Archive for the 'Wildlife' Category

Wildlife Trail Maps

Friday, September 30th, 2016


Far West Texas Wildlife Trail map

Far West Texas Wildlife Trail map

This is Passport to Texas

Texas Parks and Wildlife non game ornithologist, Cliff Shackelford says you don’t have to travel to the Rio Grande Valley to see a wide variety of birds this winter.

We have the wildlife viewing trails all across Texas. These are hot spots that you can find easily that might be close to you or near where you’re going. And they’re available for people to go and look at birds [and other wildlife].

Find the wildlife viewing maps on the Texas Parks and Wildlife website. Cliff says Texans can plan a winter birding “staycation” with minimal planning.

You can attract a lot of winter birds to your backyard. You can do something as simple as putting out a bird feeder and a birdbath. Or better, creating a wildscape, which is gardening for backyard wildlife. And we do that in our yard and we get so many white-throated sparrows that stay the winter with us because we have provided them with the cover that they need. We have a lot of berry giving shrubs, so we get a lot of cedar waxwings, and American Robins wintering with us. So, you can attract a lot of things in your backyard and have a really good time.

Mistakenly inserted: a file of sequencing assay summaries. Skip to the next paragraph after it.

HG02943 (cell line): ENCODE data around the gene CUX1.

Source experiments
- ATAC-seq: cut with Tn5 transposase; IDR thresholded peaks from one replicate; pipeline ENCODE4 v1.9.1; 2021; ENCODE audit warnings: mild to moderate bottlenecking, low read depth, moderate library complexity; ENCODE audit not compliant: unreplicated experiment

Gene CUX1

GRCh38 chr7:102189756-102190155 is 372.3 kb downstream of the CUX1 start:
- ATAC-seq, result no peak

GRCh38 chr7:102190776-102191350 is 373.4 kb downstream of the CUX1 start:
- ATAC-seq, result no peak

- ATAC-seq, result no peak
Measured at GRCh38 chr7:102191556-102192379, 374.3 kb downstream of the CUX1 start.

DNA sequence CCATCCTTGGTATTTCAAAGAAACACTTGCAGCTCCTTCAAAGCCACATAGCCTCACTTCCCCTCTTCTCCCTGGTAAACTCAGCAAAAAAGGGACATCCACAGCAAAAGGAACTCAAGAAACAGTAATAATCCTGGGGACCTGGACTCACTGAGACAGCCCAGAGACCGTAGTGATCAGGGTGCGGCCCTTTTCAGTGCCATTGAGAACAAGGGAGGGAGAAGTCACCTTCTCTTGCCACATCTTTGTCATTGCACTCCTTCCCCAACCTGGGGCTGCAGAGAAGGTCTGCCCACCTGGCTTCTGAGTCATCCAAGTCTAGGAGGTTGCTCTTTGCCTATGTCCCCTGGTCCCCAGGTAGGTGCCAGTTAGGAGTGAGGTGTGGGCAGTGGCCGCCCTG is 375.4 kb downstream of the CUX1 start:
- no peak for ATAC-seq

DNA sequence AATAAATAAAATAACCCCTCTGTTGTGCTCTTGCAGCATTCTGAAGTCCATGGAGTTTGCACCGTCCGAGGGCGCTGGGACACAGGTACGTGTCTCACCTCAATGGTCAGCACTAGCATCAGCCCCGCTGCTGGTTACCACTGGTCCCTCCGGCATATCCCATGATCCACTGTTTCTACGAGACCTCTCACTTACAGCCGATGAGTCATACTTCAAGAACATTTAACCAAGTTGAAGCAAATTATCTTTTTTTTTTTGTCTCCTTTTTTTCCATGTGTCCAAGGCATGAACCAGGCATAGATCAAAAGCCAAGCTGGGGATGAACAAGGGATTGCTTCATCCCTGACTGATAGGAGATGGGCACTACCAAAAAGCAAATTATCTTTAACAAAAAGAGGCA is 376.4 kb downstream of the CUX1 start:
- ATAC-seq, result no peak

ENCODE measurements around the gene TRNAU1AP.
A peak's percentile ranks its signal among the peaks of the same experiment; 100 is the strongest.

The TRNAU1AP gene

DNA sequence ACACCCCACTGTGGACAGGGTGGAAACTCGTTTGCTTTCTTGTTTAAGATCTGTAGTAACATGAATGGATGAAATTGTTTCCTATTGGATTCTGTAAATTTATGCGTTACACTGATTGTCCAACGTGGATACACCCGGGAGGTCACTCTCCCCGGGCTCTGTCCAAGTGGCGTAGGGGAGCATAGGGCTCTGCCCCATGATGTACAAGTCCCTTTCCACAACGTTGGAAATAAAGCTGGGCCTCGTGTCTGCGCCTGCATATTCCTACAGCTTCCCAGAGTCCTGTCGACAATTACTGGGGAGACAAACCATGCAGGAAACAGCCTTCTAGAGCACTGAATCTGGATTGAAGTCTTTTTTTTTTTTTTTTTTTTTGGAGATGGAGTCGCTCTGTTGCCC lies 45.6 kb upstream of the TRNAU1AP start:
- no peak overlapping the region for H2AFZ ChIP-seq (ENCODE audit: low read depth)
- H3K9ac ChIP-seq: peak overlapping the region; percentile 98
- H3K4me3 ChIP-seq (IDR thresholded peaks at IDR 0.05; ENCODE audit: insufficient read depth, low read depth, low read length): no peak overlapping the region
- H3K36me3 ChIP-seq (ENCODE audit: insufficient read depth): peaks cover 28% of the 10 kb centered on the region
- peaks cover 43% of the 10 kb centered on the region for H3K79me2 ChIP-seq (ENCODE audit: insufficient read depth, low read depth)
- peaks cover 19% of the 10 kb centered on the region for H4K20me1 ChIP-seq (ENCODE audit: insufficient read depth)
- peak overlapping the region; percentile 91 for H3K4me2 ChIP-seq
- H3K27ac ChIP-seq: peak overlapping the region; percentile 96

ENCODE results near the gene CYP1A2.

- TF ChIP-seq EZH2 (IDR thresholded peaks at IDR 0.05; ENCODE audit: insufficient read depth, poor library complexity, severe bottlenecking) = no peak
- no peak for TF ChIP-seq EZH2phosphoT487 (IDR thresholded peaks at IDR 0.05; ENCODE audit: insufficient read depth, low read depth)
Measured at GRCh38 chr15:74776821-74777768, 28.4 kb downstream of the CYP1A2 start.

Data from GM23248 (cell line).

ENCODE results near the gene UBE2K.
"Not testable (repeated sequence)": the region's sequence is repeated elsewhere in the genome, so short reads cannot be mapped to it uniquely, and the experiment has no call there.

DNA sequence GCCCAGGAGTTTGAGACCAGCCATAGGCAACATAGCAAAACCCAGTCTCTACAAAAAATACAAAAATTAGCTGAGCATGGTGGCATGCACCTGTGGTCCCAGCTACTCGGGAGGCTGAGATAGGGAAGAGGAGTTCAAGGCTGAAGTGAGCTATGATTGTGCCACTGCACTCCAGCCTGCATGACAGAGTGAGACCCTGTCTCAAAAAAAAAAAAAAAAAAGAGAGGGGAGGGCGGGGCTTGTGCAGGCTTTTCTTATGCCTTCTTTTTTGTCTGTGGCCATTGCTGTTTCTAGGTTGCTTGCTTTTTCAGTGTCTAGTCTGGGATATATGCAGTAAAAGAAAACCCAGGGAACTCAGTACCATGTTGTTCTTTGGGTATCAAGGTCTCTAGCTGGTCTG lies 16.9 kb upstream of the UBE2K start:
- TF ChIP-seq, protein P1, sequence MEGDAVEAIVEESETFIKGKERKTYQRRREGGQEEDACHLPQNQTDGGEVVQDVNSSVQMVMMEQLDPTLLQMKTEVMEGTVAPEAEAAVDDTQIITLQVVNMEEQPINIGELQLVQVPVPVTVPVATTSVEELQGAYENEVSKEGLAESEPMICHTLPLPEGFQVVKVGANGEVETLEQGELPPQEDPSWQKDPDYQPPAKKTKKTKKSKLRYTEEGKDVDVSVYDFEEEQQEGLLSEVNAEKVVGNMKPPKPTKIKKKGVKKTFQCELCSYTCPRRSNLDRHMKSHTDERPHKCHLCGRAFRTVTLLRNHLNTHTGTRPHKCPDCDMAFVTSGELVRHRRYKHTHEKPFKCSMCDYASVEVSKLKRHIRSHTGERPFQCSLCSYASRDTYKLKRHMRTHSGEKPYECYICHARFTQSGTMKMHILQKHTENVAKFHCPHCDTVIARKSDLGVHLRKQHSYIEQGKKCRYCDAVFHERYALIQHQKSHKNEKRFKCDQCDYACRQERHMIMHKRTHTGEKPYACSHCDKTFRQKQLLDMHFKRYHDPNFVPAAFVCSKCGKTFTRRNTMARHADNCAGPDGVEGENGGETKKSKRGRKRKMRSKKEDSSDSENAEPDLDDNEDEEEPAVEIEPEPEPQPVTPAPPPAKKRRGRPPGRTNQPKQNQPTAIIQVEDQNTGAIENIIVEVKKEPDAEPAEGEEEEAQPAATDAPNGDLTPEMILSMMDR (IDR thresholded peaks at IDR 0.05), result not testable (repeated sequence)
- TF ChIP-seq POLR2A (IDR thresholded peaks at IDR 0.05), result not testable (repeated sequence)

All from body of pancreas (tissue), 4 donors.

Find birding information and the wildlife viewing trail maps on the Parks and Wildlife website.

The Wildlife Restoration program supports our series, and funds diverse conservation projects in Texas.

For Texas Parks and Wildlife…I’m Cecilia Nasti.

Milkweed for Monarchs

Thursday, August 25th, 2016
Milkweed for monarchs

Milkweed for monarchs

This is Passport to Texas

More than seventy species of milkweed have been recorded nationwide; over half of those are native to Texas. Including two that are endemic.

These are species that are found nowhere else but within the Texas border. One of them is called Texas Milkweed, which is found in canyons in Central Texas. And then we have a species called Coastal Milkweed that occurs roughly from the Houston area to just north of Brownsville.

Jason Singhurst, a botanist with Texas Parks and Wildlife, says milkweeds provide sustenance to the iconic monarch butterfly during its migration.

So, here in Texas, we know certain species like green milkweed, antelope horns, broadleaf milkweed, and zizotes are some of our most abundant species that we’re seeing monarch larvae and adults visit.

Because milkweed species vary, do monarchs use each species in the same or different ways?